The NSW Government will invest $4m in a centre of gravity for Australia’s nascent semiconductor design industry, setting up an “enormous opportunity” for the state’s local talent to assert itself in the global market for supply of crucial chips.

To be hosted by “home of deep tech” Cicada Innovations and located in Sydney’s Tech Central precinct, the new Semiconductor Sector Service Bureau (S3B) will tap expertise from three universities, the CSIRO, and the Australian National Fabrication Facility (ANFF).

The S3B “will build connectivity and collaboration, and support commercial impact,” inaugural S3B director and technical director of the ANFF’s University of Sydney site Dr Nadia Court said in announcing the creation of the S3B.

“It will play a key role in advocating for the sector, connecting companies and researchers with design and manufacturing capabilities globally.”

Participants the University of Sydney, Macquarie University, and UNSW Sydney will tap their broad and deep expertise in semiconductor design to turn the S3B into a hub for industry collaboration.

That expertise includes, for example, joint work by Macquarie University and CSIRO to develop early WiFi technologies and newer work around millimetre-wave monolithic integrated circuits (MMIC), Macquarie University School of Engineering dean Professor Darren Bagnall noted as the S3B was announced.

“For decades, Macquarie University has been at the cutting edge of integrated circuit design,” he said. “Our researchers are proud to be able to lend their expertise to S3B to drive innovation in this space.”

Sydney University’s expertise with the ANFF will support the S3B with expertise in nanofabrication techniques – crucial to manufacturing today’s ever smaller and more powerful semiconductors – with University of Sydney Nano Institute deputy director Dr Omid Kavehei noting that the S3B will leverage university capabilities in areas like microelectronics design, fabrication and packaging.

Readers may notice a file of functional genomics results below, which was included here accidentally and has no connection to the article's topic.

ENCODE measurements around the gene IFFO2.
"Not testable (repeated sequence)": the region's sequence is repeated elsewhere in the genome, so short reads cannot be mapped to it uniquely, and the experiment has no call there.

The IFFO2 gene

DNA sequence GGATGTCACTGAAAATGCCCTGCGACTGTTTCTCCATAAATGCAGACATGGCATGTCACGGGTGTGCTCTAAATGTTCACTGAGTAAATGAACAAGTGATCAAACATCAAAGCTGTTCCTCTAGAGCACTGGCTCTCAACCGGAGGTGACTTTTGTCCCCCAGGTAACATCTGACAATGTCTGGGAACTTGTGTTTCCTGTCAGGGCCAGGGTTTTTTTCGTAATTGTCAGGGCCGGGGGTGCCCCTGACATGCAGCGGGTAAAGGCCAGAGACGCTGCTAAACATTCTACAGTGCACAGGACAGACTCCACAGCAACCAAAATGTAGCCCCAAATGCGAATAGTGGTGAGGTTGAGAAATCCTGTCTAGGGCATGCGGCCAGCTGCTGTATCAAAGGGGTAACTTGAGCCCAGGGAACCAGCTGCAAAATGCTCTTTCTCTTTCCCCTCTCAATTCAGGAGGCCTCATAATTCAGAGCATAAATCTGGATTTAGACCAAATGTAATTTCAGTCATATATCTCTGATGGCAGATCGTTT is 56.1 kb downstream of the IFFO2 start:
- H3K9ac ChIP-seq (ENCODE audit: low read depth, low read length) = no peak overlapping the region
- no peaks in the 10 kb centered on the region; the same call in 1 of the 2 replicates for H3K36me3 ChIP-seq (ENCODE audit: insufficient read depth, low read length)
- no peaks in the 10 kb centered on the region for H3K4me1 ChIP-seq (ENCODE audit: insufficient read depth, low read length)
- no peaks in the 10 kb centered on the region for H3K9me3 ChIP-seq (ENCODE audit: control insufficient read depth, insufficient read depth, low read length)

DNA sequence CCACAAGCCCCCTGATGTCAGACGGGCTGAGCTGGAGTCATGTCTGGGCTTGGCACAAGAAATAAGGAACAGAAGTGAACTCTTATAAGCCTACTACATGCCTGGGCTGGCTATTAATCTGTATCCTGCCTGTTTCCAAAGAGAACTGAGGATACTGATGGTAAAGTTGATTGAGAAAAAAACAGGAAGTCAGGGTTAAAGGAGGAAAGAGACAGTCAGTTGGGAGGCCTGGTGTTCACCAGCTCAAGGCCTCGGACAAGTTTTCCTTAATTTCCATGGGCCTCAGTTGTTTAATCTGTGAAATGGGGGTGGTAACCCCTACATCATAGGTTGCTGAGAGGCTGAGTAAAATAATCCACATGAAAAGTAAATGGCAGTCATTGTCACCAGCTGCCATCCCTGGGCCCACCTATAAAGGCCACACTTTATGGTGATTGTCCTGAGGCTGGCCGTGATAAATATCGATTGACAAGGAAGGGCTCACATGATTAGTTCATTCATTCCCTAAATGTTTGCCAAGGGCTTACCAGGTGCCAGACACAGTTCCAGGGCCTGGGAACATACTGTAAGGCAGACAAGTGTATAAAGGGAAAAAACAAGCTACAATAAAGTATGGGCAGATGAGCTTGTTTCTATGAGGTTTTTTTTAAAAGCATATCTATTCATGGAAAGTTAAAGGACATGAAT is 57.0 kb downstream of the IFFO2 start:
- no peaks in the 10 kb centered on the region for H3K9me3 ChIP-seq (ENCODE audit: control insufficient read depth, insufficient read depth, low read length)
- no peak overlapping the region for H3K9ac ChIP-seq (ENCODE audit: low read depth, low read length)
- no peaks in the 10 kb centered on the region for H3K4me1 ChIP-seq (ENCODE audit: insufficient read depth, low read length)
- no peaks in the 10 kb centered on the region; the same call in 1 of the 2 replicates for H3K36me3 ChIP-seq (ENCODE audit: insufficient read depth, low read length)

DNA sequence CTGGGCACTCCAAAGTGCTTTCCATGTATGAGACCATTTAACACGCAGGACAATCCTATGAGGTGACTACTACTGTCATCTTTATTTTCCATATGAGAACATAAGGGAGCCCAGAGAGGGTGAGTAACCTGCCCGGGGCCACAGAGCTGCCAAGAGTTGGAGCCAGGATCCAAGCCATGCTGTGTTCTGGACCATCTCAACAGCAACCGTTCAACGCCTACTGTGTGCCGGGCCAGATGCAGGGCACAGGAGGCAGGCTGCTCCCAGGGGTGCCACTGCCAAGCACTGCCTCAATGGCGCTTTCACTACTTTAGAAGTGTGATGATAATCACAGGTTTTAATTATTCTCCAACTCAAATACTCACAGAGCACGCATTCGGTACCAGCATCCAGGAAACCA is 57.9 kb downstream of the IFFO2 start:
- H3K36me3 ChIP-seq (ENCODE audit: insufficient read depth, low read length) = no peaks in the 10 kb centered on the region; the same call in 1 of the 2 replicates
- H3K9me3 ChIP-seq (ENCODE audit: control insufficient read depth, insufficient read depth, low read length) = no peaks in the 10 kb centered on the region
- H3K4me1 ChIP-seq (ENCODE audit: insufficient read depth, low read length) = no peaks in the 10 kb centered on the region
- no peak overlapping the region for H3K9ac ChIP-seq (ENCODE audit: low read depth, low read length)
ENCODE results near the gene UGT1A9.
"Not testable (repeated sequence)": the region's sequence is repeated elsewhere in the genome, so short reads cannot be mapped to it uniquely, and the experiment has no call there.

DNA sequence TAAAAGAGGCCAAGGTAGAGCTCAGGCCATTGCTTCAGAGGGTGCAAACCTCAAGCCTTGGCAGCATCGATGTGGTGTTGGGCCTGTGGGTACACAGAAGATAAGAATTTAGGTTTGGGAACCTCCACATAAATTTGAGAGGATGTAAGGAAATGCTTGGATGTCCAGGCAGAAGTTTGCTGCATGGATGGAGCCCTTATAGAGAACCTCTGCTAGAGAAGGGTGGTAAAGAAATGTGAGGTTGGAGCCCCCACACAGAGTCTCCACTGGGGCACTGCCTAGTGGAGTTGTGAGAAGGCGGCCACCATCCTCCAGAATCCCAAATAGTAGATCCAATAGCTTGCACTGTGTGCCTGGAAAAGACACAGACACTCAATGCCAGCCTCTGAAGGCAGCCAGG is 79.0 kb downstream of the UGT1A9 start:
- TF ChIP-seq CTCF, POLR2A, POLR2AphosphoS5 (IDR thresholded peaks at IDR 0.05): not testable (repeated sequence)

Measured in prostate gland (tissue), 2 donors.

Tapping expertise “within Core Research Facilities and faculties has great potential to support the S3B initiative’s goal of building sovereign capabilities,” Kavehei said, “and creating a high-tech talent pool for growing this strategically important sector.”

Building on NSW's strengths

The hub, which will run for an initial five years, targets what NSW Minister for Science, Innovation and Technology Alister Henskens called “an enormous opportunity to secure a brighter future for NSW by accelerating our participation in the global semiconductor market.”

Hit hard by the COVID-19 pandemic’s disruption, the semiconductor industry has been investing to recover and in April posted a 21.1 per cent year-on-year sales growth, to $71.7b ($US50.9b), according to the Semiconductor Industry Association.

The total market for semiconductors reached $783b ($US556b) in 2021, with the US already using targeted legislation and industry development plans to address problematic chip shortages that have disrupted product supply chains of the likes of Apple, Tesla, and many others.

Semiconductor design was flagged as one of the key opportunities for Australian R&D within the recent NSW 20-Year R&D Roadmap, which in turn drew on the 2020 Australian Semiconductor Sector Study that canvassed more than 100 local experts.

Last October, that study led the NSW Government to call for tenders to host the S3B to address the fact that, despite having extensive semiconductor design expertise in universities and broader companies, Australia has no companies focused on semiconductor design.

The S3B won’t involve creation of massively expensive semiconductor fabrication plants – industry giants Taiwan Semiconductor Manufacturing Co, Intel, and Samsung, for example, have recently committed $62b ($US44b), $49b ($US35b), and $28.2 billion ($US20b) respectively to new facilities – but it will unify previously-disparate capabilities to create significant opportunities in medical, military, space, and other areas.

“Compared with other parts of the world, Australia’s semiconductor sector is comparatively small,” said UNSW School of Electrical Engineering and Telecommunications associate professor Torsten Lehmann.

“Given our talent and education levels, we should be a much bigger, global player in this space,” he said, calling the S3B “a fantastic opportunity to grow the sector here.”